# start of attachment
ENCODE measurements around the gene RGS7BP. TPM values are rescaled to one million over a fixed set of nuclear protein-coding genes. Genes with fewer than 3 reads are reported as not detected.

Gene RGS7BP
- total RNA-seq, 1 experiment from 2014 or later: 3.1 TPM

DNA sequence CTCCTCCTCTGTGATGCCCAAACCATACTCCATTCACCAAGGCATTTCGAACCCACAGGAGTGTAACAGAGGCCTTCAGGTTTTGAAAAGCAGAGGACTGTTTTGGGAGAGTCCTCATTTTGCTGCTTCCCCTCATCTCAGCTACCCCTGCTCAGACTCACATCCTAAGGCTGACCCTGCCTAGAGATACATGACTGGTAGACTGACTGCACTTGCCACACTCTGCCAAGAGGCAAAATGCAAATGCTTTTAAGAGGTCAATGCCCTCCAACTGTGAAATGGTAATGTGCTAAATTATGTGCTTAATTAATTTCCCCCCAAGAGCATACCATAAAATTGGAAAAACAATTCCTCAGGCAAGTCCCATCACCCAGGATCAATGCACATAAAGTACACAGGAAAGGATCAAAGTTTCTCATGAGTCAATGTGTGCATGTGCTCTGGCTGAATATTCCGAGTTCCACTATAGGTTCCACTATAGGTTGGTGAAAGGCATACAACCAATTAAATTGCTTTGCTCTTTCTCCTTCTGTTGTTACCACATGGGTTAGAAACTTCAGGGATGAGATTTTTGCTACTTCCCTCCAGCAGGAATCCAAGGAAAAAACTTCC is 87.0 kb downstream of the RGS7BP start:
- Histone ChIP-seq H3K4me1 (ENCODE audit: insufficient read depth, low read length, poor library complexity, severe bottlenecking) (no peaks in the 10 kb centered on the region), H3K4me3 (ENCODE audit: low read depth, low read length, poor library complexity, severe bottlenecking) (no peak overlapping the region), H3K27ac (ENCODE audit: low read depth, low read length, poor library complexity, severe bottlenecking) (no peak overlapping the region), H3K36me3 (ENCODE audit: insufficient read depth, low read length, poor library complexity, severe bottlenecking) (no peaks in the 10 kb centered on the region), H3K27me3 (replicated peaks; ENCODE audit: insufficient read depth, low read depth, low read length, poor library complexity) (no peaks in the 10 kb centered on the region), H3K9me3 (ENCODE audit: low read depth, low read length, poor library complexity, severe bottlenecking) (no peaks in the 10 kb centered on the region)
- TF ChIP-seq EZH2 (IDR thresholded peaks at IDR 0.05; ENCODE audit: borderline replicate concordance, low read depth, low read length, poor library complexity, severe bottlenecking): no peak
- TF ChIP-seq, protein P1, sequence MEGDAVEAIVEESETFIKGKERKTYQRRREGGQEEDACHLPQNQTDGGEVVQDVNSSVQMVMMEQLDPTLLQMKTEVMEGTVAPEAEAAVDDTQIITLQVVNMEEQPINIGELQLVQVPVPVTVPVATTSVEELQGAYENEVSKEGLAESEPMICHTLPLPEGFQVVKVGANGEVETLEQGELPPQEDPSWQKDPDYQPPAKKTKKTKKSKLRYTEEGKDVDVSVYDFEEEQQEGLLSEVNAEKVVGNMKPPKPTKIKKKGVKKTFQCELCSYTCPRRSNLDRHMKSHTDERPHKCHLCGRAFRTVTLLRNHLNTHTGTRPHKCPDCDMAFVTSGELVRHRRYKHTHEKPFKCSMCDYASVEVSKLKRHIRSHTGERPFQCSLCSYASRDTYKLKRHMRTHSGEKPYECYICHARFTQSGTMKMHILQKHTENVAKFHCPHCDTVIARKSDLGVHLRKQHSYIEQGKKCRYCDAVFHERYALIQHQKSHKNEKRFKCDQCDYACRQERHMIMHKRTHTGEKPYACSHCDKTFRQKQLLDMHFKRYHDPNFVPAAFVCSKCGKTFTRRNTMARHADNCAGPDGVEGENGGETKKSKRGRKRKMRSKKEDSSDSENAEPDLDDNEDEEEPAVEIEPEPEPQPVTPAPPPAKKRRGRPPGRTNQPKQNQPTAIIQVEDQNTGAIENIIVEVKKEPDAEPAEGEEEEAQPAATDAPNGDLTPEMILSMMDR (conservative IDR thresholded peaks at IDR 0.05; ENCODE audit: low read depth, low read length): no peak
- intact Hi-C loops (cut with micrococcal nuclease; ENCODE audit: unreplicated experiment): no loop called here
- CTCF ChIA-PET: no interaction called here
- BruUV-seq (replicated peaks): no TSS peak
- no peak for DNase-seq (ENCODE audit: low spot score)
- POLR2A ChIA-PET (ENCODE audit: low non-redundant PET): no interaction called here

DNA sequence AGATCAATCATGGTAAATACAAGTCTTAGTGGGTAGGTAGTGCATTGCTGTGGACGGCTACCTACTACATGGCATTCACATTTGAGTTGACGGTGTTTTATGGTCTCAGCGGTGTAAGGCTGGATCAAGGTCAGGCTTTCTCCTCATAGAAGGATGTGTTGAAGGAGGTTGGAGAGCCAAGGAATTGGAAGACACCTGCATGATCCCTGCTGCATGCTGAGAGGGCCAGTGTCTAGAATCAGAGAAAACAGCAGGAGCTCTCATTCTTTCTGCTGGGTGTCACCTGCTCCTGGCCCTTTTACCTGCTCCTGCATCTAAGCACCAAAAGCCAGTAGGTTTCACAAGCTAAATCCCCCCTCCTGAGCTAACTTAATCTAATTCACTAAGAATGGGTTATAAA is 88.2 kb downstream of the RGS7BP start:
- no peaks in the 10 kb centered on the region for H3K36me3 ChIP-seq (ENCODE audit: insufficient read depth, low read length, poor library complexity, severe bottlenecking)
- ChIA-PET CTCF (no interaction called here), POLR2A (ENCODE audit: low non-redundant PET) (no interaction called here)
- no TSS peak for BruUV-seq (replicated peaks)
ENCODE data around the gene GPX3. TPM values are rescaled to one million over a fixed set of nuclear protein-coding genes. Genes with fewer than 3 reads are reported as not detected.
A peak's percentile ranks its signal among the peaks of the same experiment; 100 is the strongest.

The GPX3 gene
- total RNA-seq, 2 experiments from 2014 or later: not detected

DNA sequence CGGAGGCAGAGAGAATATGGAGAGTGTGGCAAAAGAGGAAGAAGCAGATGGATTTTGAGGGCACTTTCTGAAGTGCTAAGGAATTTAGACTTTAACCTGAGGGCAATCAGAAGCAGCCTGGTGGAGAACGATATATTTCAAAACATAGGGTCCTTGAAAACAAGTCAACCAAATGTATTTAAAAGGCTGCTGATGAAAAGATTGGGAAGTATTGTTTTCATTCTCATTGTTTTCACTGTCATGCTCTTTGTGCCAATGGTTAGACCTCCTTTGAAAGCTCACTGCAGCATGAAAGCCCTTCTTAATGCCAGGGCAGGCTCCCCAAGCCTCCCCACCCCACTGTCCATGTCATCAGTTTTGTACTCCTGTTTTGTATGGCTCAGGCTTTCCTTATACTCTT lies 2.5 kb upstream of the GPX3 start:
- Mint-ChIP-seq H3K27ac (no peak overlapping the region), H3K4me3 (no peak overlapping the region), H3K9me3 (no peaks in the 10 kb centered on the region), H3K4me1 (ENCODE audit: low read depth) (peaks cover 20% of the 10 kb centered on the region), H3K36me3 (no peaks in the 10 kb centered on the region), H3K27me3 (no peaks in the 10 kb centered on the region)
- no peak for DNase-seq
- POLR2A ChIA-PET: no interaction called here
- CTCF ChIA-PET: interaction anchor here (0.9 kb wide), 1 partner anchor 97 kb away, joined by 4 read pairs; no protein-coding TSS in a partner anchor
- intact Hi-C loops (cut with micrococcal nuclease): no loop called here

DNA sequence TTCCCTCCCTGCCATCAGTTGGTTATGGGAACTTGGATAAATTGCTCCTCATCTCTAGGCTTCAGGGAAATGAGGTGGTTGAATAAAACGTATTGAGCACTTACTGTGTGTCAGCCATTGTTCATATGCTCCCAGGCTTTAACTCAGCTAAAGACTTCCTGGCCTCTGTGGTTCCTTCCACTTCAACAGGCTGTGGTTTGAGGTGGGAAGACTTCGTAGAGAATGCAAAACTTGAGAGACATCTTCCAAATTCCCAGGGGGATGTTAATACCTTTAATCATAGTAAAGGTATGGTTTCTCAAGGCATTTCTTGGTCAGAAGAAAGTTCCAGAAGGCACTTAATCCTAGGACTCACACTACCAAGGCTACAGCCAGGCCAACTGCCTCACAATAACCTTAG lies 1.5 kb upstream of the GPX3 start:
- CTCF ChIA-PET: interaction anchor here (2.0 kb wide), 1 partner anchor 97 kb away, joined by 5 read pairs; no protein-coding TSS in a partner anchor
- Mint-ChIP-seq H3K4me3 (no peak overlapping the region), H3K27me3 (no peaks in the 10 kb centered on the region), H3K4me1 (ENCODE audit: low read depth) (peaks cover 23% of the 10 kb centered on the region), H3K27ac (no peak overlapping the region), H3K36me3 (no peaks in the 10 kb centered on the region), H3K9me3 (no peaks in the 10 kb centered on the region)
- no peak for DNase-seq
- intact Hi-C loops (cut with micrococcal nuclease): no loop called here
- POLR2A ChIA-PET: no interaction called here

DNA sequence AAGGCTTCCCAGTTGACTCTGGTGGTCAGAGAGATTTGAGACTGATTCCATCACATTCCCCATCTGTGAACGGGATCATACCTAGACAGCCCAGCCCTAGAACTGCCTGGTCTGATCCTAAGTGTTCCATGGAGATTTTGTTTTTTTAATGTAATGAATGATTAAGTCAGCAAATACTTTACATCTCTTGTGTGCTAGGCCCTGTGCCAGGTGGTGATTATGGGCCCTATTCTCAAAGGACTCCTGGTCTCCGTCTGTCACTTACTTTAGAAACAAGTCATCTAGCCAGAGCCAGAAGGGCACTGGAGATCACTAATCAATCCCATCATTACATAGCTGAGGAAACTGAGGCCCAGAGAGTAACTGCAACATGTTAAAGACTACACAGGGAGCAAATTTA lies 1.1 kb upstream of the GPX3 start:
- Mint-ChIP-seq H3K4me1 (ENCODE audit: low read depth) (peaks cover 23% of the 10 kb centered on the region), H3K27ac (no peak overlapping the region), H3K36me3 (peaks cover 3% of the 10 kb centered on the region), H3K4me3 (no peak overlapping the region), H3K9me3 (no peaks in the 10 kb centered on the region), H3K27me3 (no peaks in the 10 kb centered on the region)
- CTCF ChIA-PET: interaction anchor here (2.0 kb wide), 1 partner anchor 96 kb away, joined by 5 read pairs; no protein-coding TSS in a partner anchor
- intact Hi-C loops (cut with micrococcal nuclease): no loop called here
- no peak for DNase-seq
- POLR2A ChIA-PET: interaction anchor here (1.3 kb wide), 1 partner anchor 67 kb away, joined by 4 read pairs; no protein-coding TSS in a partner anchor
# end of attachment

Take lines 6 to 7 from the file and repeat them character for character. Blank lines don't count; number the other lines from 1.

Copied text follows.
- TF ChIP-seq EZH2 (IDR thresholded peaks at IDR 0.05; ENCODE audit: borderline replicate concordance, low read depth, low read length, poor library complexity, severe bottlenecking): no peak
- TF ChIP-seq, protein P1, sequence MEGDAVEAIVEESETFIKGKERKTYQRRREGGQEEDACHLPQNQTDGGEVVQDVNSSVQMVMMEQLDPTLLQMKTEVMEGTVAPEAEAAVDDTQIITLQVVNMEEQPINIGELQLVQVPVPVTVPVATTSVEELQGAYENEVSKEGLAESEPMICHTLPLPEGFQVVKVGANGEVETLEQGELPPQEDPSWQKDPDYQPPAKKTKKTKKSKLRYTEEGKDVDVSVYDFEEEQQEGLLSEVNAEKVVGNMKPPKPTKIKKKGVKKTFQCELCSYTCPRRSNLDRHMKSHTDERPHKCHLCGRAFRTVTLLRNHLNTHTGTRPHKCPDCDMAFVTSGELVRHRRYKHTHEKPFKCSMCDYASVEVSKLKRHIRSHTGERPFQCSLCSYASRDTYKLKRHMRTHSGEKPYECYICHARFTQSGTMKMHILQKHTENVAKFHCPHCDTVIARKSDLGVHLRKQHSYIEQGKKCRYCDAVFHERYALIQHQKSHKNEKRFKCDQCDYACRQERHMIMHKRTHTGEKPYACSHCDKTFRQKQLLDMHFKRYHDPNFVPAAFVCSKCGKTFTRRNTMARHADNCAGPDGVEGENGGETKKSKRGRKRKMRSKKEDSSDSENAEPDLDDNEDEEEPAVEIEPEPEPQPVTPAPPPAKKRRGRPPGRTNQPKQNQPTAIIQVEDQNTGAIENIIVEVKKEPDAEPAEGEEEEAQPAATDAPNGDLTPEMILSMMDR (conservative IDR thresholded peaks at IDR 0.05; ENCODE audit: low read depth, low read length): no peak